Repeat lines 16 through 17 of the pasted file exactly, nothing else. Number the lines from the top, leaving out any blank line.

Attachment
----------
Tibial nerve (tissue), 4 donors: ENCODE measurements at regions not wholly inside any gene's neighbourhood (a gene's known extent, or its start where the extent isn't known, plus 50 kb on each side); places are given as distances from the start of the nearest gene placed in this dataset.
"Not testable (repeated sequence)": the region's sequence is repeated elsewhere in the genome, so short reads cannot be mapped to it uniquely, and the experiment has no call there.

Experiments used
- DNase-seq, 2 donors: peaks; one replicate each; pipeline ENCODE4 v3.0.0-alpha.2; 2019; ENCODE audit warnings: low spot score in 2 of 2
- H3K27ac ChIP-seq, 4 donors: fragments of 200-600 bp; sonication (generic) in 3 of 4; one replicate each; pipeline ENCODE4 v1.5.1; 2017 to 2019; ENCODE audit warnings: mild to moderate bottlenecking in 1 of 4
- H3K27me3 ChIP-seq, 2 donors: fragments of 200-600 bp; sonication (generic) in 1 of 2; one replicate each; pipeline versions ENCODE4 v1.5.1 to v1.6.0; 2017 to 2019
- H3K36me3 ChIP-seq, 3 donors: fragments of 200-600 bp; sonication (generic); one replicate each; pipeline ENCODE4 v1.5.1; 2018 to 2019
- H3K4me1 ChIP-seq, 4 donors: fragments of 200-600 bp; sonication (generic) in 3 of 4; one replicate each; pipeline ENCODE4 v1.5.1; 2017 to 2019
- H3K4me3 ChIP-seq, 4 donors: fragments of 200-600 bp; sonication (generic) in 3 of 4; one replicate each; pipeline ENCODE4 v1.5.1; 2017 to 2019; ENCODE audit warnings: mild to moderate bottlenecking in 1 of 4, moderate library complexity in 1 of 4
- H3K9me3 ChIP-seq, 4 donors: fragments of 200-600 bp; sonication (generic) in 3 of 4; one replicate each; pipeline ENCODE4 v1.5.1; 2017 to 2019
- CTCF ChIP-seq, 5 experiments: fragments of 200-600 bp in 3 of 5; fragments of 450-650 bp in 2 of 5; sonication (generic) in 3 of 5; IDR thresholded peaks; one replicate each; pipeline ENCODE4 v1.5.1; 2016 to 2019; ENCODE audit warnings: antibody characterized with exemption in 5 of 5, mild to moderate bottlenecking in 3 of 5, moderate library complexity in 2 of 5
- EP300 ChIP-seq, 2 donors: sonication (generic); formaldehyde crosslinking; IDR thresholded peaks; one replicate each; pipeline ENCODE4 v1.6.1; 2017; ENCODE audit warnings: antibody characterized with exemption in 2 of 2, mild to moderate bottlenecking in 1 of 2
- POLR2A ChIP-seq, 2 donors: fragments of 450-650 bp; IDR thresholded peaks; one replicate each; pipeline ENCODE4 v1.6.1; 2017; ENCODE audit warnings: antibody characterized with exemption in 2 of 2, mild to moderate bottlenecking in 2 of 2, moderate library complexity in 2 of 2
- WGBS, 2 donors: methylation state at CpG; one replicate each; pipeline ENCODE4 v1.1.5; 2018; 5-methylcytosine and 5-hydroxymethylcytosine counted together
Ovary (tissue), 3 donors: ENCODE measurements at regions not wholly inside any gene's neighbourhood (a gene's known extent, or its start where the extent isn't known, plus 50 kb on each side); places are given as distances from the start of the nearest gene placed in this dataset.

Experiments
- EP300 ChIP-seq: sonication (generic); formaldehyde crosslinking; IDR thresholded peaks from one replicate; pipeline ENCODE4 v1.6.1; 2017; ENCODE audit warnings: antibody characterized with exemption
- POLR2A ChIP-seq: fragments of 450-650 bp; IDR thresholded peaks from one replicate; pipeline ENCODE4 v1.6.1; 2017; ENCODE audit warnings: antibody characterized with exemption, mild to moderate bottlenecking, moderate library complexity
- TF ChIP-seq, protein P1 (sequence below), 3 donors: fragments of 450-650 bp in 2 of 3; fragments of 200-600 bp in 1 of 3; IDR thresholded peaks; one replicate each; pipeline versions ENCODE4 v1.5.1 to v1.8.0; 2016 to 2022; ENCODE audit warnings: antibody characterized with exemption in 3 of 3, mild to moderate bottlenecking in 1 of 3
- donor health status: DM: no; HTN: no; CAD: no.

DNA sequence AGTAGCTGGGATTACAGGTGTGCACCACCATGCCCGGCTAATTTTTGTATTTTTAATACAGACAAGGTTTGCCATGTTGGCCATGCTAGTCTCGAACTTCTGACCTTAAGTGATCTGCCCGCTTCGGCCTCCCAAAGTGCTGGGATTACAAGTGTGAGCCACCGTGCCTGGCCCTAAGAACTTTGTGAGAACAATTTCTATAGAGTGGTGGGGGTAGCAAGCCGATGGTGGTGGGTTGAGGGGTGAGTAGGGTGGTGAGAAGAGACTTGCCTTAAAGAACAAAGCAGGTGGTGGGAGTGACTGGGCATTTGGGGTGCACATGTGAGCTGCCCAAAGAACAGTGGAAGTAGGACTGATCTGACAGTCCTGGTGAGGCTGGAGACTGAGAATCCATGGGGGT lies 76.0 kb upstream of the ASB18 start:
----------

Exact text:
Experiments
- EP300 ChIP-seq: sonication (generic); formaldehyde crosslinking; IDR thresholded peaks from one replicate; pipeline ENCODE4 v1.6.1; 2017; ENCODE audit warnings: antibody characterized with exemption